Viewpoint: David’s gifts
Since this is the gift-giving season, it seems the perfect time to write about my friend David because if he isn’t a gift giver, I don’t know who is. His gifts don’t come from shops or gift catalogs however — they come straight from the heart.
I met David several years ago on the New Hampshire poetry scene where often, after taking part in readings, some of us met for coffee and to catch up on one another’s lives. The latter took a while for David as he was still struggling with his wife Barbara’s tragic death — struck and killed in front of their house one day after she’d walked home from her work at the Town Hall. It was a blow that left him grieving and wondering what could possibly help fill the deep void in his life. Then one day he began to tell us about what we now refer to as “David’s gifts.” He had found a new, unexpected focus for life and it involved quite a list of people — and all of them decades younger than himself.
David, besides being a poet, is a very talented musician and often in demand for his performances. One evening after an out-of-town rehearsal, Adam, a high school student, needed a ride home and David obliged. This began a long-standing friendship where the boy learned much about music and the man learned much about the boy’s life and dreams. When Adam went off to college on a full scholarship to study engineering, David knew there was a scarcity of funds available for essentials like textbooks, so he quietly began to pick up the slack. Each year since then, as the tuition rises but the scholarship amount does not, David digs deeper and makes up the sizeable difference. He calls it his investment in the future.
Next Michael appeared on the scene as a fifth-grade piano student who became the page-turner for one of David’s piano performances. Again, he was another talented youngster who learned invaluable lessons about music from this seasoned mentor. Now Michael is a college freshman and David recently learned his young student friend had to cancel his music lessons. You can guess who stepped in to cover the cost of university-level lessons for next semester — and probably beyond.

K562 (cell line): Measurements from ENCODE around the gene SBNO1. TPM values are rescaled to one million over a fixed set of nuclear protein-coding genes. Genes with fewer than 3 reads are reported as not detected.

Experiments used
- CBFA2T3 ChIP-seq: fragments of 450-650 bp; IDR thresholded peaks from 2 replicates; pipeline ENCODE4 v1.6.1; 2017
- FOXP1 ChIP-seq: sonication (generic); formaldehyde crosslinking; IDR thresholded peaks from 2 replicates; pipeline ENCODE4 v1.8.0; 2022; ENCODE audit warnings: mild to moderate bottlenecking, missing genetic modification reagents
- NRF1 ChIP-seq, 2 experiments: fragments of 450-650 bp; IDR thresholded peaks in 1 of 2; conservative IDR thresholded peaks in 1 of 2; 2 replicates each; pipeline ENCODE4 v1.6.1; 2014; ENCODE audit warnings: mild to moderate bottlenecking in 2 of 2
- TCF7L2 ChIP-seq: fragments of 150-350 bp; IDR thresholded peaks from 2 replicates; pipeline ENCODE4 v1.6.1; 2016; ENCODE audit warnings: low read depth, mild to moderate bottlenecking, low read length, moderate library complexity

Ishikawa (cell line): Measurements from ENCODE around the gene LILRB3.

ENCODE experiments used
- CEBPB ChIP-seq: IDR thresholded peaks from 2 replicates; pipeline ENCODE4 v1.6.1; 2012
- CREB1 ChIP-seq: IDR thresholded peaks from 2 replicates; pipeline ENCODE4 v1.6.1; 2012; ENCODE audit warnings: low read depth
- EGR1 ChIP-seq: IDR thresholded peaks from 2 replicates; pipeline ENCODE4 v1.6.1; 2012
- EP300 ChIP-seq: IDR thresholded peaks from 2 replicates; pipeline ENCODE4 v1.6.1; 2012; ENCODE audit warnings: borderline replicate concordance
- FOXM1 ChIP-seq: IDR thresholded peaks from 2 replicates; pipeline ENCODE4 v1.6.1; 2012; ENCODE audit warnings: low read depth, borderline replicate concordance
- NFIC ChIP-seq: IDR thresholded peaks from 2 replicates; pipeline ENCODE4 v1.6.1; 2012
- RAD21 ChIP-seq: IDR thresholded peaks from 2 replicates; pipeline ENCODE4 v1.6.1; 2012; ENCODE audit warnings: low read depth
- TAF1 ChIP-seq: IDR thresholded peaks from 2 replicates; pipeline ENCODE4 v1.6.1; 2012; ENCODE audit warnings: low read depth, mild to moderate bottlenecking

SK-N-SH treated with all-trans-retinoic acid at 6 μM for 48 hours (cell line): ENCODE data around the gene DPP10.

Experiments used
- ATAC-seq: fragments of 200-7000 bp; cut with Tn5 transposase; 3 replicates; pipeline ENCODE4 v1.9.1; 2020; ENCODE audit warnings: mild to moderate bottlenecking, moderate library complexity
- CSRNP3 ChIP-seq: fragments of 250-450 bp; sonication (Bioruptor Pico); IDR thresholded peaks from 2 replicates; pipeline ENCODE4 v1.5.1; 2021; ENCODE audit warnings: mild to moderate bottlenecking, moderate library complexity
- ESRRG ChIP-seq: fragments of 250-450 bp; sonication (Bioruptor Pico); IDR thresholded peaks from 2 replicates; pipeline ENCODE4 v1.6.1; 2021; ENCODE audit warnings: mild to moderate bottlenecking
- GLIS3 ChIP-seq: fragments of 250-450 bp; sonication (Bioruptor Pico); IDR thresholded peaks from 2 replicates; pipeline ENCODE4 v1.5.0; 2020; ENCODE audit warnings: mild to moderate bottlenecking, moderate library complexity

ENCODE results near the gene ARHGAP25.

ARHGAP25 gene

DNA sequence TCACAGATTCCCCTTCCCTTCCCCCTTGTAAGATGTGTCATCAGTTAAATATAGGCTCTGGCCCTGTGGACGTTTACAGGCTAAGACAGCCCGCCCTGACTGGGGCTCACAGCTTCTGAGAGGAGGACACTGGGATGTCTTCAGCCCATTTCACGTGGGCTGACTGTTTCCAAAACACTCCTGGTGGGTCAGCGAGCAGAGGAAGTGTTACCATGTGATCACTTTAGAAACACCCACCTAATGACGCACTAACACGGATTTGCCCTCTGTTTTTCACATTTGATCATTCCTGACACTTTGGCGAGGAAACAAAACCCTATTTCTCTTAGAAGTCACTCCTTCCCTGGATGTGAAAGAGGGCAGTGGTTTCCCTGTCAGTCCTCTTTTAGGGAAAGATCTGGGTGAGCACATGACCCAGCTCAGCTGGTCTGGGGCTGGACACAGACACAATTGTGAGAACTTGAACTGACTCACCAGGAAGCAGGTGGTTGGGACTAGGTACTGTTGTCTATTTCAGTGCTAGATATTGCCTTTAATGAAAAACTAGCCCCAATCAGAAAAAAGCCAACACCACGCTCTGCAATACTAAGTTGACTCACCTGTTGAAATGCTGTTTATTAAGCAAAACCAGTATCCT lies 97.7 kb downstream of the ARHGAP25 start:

Then there is Susie, a high school student whose flute teacher called one day to ask David to let her ride to community band events with him. Knowing David, he used all future rides to further her musical education, along with some sound advice on life itself. In a recent email, he told of one snowy ride home when he said to Susie, “Do you realize how odd it is for an old coot like me to be alone with a young thing like you in a snowstorm in the middle of the night? I should be chumming with folks my own age.” Then, without batting an eye, Susie replied, “Well you can’t, because they are all in nursing homes!” And they laughed. This just shows the give-and-take of a gift that doesn’t need to be put into a box and tied with a ribbon.
Not all of David’s kids are musicians or scholars. Larry was a high school dropout, but that didn’t keep David from seeing he had potential. He noticed him down at a church supper one night. “While other kids were standing around waiting to be told what to do to help,” said David, “Larry just sized up the situation and did it.” David admired his work ethic, so later when he needed help on his property, he knew just who to call. Larry aced the chores, and he was paid royally every time David hired him since.
Peter was another boy who didn’t rank high in his school work, but wanted to join a Youth Conservation group. David wrote him a glowing letter of recommendation and Peter is now on his way toward his goal of working in law enforcement.
This is just the tip of the iceberg — there are many others on David’s list and he is proud of them all. And in case you have concluded that David is a millionaire, you are wrong. He is a retired teacher who lives modestly, and though he has no children of his own, he enjoys helping young people reach their potential, whether with money or good sound advice.
I asked for David’s permission before writing this column and he said it would be alright as long as I focused on the young people and downplayed his part. That’s him — modest and unassuming — but without him there would be no story at all.
Now, for the 23rd time since this column began, I get to wish my readers a happy holiday and healthy new year. And to all the Davids in this world, thank you for all you do.
Joann Duncanson, former Peterborough resident now living in Greenland, is the author of “Who Gets the Yellow Bananas?,” co-author of “Breakfast in the Bathtub” and author of her latest book, “Eight Crayons - Poems and Stories by an Almost Sane Woman.” She can be reached via her website www.jsnowduncanson. com or email ourbooks@ worldpath.net.